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Pablo Legorreta, founder and CEO of Royalty Pharma AG, speaks at the annual Milken Institute Global Conference in Beverly Hills, California (Patrick T. Fallon/Bloomberg via Getty Images)

Cap­i­tal­iz­ing Pablo: The world’s biggest drug roy­al­ty buy­er is go­ing pub­lic. And the low-key CEO di­vulges a few se­crets along the way

Pablo Legorreta is one of the most influential players in biopharma you likely never heard of.

Over the last 24 years, Legorreta’s Royalty Pharma group has become, by its own reckoning, the biggest buyer of drug royalties in the world. The CEO and founder has bought up a stake in a lengthy list of the world’s biggest drug franchises, spending $18 billion in the process — $2.2 billion last year alone. And he’s become one of the best-paid execs in the industry, reaping $28 million from the cash flow last year while reserving 20% of the cash flow, less expenses, for himself.

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Lynn Seely, Myovant CEO

My­ovant’s re­l­u­golix wins a piv­otal prostate can­cer show­down with an old stan­dard — com­ing down to the wire on ap­provals

Myovant $MYOV has rounded the final turn in its development race to get relugolix down to the regulatory wire at the FDA. And the biotech joined the virtual crowd at ASCO with the kind of data needed to keep the investor crowd’s attention.

Much of the attention on the drug has been focused on uterine fibroids, where AbbVie just scored a regulatory win for their rival drug Oriahnn (elagolix) as the biotech posted results in prostate cancer at the ASCO meeting.

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Dan O'Day, Gilead CEO (Andrew Harnik, AP Images)

Gilead leas­es part­ner rights to TIG­IT, PD-1 in a $2B deal with Ar­cus. Now comes the hard part

Gilead CEO Dan O’Day has brokered his way to a PD-1 and lined up a front row seat in the TIGIT arena, inking a deal worth close to $2 billion to align the big biotech closely with Terry Rosen’s Arcus. And $375 million of that comes upfront, with cash for the buy-in plus equity, along with $400 million for R&D and $1.22 billion in reserve to cover opt-in payments and milestones..

Hotly rumored for weeks, the 2 players have formalized a 10-year alliance that starts with rights to the PD-1, zimberelimab. O’Day also has first dibs on TIGIT and 2 other leading programs, agreeing to an opt-in fee ranging from $200 million to $275 million on each. There’s $500 million in potential TIGIT milestones on US regulatory events — likely capped by an approval — if Gilead partners on it and the stars align on the data. And there’s another $150 million opt-in payments for the rest of the Arcus pipeline.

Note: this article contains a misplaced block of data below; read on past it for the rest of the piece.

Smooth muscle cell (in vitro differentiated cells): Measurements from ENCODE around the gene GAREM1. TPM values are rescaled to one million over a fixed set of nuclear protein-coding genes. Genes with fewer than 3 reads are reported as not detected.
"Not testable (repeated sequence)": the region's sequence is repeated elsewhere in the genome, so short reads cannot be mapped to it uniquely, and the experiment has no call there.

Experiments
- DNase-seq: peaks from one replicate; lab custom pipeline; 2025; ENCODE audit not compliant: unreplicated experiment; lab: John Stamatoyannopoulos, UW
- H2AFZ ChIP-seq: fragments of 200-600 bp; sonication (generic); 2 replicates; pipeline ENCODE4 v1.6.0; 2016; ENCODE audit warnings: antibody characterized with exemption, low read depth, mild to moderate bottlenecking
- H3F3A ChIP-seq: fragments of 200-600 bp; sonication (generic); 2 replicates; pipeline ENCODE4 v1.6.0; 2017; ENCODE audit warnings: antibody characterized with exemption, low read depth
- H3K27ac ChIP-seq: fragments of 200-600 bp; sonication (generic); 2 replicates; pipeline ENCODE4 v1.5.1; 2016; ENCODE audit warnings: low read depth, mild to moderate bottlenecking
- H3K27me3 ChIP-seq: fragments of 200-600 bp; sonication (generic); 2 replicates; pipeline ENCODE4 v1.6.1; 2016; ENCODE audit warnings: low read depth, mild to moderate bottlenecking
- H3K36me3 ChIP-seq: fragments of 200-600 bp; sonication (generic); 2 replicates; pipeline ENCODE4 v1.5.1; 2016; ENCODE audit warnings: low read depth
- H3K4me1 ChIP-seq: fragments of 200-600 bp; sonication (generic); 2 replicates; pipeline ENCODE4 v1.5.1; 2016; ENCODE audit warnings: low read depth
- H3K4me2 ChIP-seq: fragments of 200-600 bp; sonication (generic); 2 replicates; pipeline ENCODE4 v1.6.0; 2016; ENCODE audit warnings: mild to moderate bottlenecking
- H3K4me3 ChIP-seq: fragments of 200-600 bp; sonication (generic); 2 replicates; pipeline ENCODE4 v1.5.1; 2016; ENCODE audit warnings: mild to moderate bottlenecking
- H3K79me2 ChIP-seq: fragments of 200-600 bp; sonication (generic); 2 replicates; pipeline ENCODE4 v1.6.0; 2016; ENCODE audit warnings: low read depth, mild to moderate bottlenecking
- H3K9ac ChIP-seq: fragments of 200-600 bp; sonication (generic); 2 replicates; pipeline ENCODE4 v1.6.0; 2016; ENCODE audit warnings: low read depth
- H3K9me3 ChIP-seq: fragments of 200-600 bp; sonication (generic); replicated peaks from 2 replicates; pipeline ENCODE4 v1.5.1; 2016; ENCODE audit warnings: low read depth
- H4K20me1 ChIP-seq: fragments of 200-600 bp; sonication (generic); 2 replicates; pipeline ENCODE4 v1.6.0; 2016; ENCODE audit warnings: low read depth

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Paul Hudson, Sanofi CEO (Getty Images)

Sanofi CEO Paul Hud­son has $23B burn­ing a hole in his pock­et. And here are some hints on how he plans to spend that

Sanofi has reaped $11.1 billion after selling off a big chunk of its Regeneron stock at $515 a share. And now everyone on the M&A side of the business is focused on how CEO Paul Hudson plans to spend it.

After getting stung in France for some awkward politicking — suggesting the US was in the front of the line for Sanofi’s vaccines given American financial support for their work, versus little help from European powers — Hudson now has the much more popular task of managing a major cash cache to pull off something in the order of a big bolt-on. Or two.

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File photo (Endpoints News)

In a sting­ing set­back, Pfiz­er’s can­cer block­buster Ibrance flops in key ad­ju­vant set­ting

One of Pfizer’s top, long-running R&D catalysts has gone up in smoke, and it took an $11 billion bite of their market cap in the process.

The monitoring committee determined that Pfizer’s adjuvant study using Ibrance combined with standard endocrine therapy in an adjuvant setting for early-stage breast cancer has officially failed to make the cut. The combo failed to beat the standard alone, tripping over the futility analysis. And the Pfizer team will now wrap the study early after pumping up hopes that their blockbuster cancer therapy could find billions more by proving its efficacy for disease-free survival in a major area — something AstraZeneca just accomplished with Tagrisso to great fanfare.

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Daphne Koller, insitro CEO (insitro)

Daphne Koller’s AI start­up gets $143M in new cash from a16z, oth­ers

Biotech is becoming saturated with machine learning companies promising to reinvent and hasten drug development, but few, if any, have amassed the war chest Daphne Koller has.

Entering Tuesday, the former Stanford professor, MacArthur Fellowship recipient, Coursera founder and chief computing officer of Google’s secretive anti-aging biotech Calico had raised $100 million for her AI startup insitro. Now she’s raised $143 million more.